B. Conservatives want the poor to work, but don't have a solution for the child care issue. So let's create one: start a campaign through a network of churches to recruit young people to babysit - either regularly or in emergencies, for working people whose household incomes are below $25,000. It speaks to community and helping someone get a leg up without giving them a dime.
This connection then might lead to other connections, as who knows what the young people will learn from their babysitters (especially if they are college students) and what natural networking opportunities could grow out of this just from people knowing each other. When someone says to you "My boss is looking for someone" or "My dad needs someone to help him with X" or any of those kinds of things, you scan your internal network to think of someone. Well this Rolodex would now include some people who could use a break, or an introduction, or a chance.
We can all be someone's chance. <i>That's</i> the most electrifying part of this. We can all be the key to someone else's future.
Wow. I really went off on that. And that was only number one.
There was a story on ABC News about carjacking and how authorities had broken up some giant carjacking ring. My takeaway? All of the faces put up for the perpetrators were black; all of the faces at the law enforcement briefing were white. (I could be wrong about the latter, but it seemed that way.) You think that re-enforced anyone's unconscious biases?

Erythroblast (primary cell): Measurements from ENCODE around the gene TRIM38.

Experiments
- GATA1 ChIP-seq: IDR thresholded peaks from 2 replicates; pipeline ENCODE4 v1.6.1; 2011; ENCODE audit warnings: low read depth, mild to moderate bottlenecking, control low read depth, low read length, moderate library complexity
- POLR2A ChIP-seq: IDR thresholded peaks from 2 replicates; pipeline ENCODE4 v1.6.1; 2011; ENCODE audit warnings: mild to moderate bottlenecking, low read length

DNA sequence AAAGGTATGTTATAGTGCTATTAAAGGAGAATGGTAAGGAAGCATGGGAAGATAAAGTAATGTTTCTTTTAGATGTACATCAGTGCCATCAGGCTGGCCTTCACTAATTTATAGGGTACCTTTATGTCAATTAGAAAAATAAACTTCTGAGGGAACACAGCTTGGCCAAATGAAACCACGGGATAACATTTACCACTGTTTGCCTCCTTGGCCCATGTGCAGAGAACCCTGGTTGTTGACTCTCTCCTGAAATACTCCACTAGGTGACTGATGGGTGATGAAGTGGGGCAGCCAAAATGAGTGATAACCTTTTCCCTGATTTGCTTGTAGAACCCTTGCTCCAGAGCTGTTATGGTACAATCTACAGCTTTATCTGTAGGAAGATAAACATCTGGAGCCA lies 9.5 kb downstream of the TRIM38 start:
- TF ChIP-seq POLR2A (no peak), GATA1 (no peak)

3. The Kennedy Story
Guess what???? The jury deliberated for TWENTY MINUTES!!!!! That was the only piece on news in that segment. Total waste of time.
4. Indianapolis mansion
ABC tried to say this was a story about helping anyone to see their house, but this was "link bait;" this was the television equivalent of those Yahoo! and Buzzfeed stories about "The Hugest House No One Will Buy!" It's a novelty item and a chance to see an amazing mansion. No real news.
5. Food labeling
The story about the proposed changes to nutrition labels was very satisfying to me. I think I've mentioned before how absurd it is for the soda companies to put a huge calorie label on the bottle that applies to serving size, when everyone knows that a consumer who buys a 16-, 20-, or 24-oz bottle of soda is most likely going to consume that entire bottle in one sitting.
I was talking to a friend recently about how I had walked on the office treadmill and put the readout on the calorie count and that I had gotten up to 160 or so. I mentioned that I remembered reading on a 20-oz soda bottle some years ago that it was 100 calories, so that felt good.
"That was probably a serving size," she said, dashing my good feeling. Oh, well.
6. Asperger's and animals
In ABC's "Instant Index," they had a snippet about a boy playing with a sea lion at an aquarium. He would run back and forth in front of the glass, and the sea lion would swim alongside, matching his pace.
It made me think of an Arthur Sack's book I never read, "Anthropologist On Mars." On the jacket flap, the synopsis mentions a brilliant animal behaviorist who can't relate to people (makes me wonder if it was Tyler Durden - no, wait; Edward Snowden - no, that's not it; Miles Standish? Ah, whatever: the chick Claire Danes played in that HBO movie), and I wondered if people on the autistic spectrum can have better or deeper or more natural connections to animals, and how many programs there are for animal encounters for autistic children.